Environmentalists, policymakers, building professionals, big businesses are united in acceptance of green buildings. Green = Good! But what about the group that matters most, the buyers?
Are buyers on board with green building benefits?
The introduction of rating systems that certify the green features and energy efficiency of buildings has helped to grow the public awareness of the benefits of green building.
Surveys indicate that today, the public is generally aware of green buildings and associates them with features such as:
- Lower operating costs and utility bills due to higher energy and water efficiency.
- Higher quality construction, since green rating systems often go beyond building codes.
- More comfortable and stable indoor temperatures.
- Healthier indoor air quality.
In the words of Ara Hovnanian, CEO and president of Hovnanian Enterprises, one of the nation’s biggest home builders, all things being equal, consumers would choose green.
However, things are not equal. To build green, developers have to invest more upfront. It is true that the cost of green construction has been going down: the premium today is 7%, as compared to 10% in 2008 and 11% in 2006.
Still, the builders will be willing to incur the additional expense only if they believe that the buyers are willing to pay extra for lower electricity bills and better indoor environment.
Are buyers willing to go the extra dollar for green?
How much more?
The data used to gauge buyers’ price sensitivity can come from industry surveys, regional research and even anecdotal information from real estate agents. One of the primary resources of information about buyers’ preferences is the National Association of Home Builders (NAHB), which regularly surveys builders and home buyers to get feedback on buyers’ demands.
In the 2012 NAHB survey, builders and remodelers reported that on average, people are willing to consider 3% increase in cost for new construction and 5% for remodeling. All in all, 61% of builders and 66% of remodelers stated that their customers were willing to pay more for green building.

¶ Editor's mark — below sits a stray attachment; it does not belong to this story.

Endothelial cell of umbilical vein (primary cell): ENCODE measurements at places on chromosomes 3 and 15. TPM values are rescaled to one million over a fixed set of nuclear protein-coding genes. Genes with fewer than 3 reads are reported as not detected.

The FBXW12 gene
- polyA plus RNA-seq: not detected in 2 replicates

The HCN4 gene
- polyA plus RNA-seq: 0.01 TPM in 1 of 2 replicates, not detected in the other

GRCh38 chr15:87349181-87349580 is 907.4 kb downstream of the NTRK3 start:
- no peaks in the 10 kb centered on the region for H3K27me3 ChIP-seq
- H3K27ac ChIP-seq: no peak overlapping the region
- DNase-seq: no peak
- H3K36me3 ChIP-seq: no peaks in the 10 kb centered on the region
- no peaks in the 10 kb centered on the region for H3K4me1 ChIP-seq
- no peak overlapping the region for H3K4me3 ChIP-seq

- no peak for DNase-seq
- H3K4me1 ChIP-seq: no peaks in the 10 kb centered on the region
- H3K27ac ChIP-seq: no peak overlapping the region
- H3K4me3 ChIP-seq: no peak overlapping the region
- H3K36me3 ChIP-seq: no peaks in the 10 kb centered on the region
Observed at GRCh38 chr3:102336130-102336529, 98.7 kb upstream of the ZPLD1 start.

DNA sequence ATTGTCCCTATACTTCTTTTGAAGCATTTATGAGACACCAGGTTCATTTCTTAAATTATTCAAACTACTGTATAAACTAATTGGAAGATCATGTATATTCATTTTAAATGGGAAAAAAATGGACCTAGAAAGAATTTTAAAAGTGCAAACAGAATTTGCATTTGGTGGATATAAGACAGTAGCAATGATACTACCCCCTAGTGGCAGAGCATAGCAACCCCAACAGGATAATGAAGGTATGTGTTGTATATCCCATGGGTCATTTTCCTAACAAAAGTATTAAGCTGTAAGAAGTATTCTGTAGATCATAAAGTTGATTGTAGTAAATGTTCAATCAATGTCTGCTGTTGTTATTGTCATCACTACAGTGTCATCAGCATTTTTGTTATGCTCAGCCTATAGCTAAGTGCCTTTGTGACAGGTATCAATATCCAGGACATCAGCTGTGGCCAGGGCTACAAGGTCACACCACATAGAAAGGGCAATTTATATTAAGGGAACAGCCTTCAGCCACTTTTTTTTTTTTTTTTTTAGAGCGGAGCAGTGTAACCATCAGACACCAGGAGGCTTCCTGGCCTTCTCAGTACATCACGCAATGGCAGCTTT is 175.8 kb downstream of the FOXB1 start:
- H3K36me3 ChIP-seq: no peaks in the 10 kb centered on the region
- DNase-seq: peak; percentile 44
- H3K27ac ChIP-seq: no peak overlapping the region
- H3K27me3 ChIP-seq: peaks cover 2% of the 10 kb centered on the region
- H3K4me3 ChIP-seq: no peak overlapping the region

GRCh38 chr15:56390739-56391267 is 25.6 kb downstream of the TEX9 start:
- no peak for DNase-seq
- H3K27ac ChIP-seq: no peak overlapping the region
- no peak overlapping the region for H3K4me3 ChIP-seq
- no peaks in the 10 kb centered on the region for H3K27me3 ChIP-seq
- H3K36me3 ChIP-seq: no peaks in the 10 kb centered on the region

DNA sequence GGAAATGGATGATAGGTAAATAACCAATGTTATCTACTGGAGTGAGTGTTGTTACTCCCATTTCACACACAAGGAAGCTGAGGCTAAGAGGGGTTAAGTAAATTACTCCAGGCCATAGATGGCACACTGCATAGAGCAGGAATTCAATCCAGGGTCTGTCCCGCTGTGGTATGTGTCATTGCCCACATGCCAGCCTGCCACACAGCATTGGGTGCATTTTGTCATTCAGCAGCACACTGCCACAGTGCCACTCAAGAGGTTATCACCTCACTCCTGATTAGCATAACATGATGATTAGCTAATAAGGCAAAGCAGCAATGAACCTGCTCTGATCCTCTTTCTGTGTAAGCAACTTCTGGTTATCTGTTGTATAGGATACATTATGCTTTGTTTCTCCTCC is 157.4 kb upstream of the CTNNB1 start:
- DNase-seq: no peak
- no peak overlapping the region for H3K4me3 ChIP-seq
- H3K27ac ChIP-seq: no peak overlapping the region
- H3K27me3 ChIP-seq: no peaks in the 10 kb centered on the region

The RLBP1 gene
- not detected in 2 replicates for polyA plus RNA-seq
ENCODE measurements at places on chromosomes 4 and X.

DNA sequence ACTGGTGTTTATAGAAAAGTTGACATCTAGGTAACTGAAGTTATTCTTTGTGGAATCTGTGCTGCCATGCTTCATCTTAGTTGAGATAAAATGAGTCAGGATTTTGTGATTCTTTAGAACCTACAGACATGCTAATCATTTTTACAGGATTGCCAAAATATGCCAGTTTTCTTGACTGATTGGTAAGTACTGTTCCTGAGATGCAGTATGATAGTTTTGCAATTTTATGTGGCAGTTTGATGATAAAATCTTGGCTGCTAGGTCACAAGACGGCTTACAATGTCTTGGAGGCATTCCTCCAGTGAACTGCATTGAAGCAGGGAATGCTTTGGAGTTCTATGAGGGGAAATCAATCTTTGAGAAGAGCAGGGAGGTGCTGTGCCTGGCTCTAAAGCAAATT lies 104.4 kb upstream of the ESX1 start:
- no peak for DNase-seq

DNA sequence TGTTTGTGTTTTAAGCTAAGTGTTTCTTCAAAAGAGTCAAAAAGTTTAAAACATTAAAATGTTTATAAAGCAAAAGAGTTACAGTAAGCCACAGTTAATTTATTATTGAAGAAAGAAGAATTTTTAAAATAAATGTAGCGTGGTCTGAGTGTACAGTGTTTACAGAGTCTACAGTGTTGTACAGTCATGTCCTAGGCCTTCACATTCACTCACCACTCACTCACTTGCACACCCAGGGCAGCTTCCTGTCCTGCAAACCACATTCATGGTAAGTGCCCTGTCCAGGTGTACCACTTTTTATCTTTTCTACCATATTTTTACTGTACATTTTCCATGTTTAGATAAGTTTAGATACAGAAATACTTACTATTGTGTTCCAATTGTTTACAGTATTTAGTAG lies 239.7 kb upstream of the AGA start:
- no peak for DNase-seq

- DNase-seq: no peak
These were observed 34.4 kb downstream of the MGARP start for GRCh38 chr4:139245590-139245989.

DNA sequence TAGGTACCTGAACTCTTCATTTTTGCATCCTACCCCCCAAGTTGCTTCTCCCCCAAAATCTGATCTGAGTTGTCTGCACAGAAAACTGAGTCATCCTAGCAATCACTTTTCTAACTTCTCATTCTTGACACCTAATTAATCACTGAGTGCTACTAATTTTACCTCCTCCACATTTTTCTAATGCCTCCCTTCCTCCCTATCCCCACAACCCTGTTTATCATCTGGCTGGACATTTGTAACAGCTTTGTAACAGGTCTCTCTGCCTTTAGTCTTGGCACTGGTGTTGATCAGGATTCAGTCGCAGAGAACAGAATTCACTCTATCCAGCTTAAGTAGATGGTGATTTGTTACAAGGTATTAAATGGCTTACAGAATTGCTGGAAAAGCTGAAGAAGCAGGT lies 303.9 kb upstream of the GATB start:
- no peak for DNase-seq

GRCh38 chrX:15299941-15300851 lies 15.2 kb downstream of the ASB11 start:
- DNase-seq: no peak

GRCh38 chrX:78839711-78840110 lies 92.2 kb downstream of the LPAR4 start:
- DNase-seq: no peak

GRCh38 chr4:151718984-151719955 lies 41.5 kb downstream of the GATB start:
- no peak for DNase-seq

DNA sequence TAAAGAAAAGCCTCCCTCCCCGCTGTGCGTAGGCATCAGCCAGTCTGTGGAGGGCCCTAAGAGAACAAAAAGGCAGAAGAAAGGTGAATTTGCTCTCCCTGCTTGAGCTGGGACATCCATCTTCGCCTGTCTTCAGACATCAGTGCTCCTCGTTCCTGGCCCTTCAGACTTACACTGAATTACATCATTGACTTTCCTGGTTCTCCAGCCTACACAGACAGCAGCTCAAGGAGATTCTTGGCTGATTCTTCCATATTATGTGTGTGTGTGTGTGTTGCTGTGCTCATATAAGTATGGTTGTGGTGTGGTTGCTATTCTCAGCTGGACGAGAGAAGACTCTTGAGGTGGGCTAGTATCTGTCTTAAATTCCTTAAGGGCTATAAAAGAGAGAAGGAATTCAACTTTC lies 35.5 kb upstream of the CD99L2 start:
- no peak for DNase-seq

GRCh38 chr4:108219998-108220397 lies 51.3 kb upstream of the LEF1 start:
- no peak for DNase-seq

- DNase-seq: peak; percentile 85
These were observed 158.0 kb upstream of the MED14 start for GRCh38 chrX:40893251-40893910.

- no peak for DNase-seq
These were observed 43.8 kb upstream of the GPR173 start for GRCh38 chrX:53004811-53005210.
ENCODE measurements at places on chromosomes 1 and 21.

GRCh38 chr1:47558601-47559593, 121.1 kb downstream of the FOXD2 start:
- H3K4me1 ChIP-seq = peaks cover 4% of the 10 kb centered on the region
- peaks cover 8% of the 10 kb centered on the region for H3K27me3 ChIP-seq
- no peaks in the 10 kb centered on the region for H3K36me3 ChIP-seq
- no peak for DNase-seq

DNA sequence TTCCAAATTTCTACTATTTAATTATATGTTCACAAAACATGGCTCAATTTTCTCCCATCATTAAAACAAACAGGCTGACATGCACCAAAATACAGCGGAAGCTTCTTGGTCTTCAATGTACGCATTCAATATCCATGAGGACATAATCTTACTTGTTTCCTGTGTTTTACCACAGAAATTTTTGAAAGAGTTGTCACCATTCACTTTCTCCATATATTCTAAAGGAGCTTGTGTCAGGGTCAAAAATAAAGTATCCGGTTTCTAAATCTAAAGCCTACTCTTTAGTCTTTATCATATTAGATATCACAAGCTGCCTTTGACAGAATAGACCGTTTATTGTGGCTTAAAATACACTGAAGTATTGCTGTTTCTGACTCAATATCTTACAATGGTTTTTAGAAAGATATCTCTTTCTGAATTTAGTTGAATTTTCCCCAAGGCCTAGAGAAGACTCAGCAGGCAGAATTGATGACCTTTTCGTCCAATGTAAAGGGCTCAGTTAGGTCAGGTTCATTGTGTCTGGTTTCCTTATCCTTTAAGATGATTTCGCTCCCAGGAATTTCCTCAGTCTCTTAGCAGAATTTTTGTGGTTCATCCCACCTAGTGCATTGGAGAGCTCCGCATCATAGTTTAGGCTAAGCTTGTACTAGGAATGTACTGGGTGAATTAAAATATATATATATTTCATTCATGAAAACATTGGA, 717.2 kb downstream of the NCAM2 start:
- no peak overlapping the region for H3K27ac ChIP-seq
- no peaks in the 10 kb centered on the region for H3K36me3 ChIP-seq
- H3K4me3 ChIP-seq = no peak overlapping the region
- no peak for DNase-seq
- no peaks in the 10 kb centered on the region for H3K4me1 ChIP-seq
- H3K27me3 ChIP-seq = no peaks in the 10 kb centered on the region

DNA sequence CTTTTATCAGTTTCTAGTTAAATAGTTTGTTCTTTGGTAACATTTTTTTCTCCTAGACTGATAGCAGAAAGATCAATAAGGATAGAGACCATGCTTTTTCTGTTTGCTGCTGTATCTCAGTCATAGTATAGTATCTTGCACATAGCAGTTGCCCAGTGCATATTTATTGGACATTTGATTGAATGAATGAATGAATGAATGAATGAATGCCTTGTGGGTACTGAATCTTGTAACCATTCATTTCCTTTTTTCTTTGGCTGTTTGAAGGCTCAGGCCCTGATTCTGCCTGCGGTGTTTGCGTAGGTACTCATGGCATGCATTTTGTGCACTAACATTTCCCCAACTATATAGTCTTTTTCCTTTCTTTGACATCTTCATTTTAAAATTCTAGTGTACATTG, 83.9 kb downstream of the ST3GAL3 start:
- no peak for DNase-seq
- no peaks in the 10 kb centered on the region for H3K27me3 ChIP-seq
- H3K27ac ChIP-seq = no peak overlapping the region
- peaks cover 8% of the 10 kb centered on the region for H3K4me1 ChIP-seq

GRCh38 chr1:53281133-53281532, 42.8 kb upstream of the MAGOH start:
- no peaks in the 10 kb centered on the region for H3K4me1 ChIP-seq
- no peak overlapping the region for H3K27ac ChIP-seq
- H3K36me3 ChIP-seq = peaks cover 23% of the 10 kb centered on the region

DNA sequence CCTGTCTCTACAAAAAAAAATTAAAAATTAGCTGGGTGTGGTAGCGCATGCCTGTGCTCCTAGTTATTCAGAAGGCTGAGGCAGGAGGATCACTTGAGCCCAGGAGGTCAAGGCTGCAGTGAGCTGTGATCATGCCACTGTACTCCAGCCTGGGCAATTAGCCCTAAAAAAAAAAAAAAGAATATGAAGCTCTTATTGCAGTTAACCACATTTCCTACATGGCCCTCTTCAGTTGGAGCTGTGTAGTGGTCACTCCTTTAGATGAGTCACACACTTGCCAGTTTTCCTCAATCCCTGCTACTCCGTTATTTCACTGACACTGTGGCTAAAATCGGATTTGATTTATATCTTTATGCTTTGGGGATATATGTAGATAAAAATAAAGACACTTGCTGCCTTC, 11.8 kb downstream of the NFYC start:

Other NAHB surveys indicated that buyers would pay a median $5,000 more for a house that saved them $1,000 a year, and that buyers will pay an average of $17,000 extra for a home with solar power.
The numbers seem to vary by region. An economic analysis conducted from 2007 to 2012 by professors at UCLA and Berkeley – “The Value of Green labels in the California Housing Market” – studied the impact of green labeling on the sales price of a home. The analysis found that homes labeled by Energy Star, LEED for Homes and GreenPoint Rated sell for 9% more (±4%) than comparable, non-labeled homes.
While these numbers may not yet amount to a comprehensive study of buyers’ price sensitivity, they make one thing clear – the economic benefits are motivating the green homebuyer, when people see value, they are prepared to pay for it.
Who are the green home buyers?
1st place: the West Coast
2nd place: the Midwest’s northern region, west of the Mississippi
3rd place: New England
The “The Value of Green labels in the California Housing Market” study found that:
- The price premium for green-certified homes varies considerably from region to region. It is the highest in the hottest climates, which means that buyers in those areas value green certification for pragmatic reasons.
- There is the so-called Prius effect – the premium is positively correlated to the environmental ideology of the area, as measured by the rate of registration of hybrid vehicles. In these communities, green home may also serve as a status symbol.
A number of NAHB’s studies and surveys found that:
- Affluent buyers, spending $500,000 or more on a house, were willing to invest more upfront to save on utility costs later.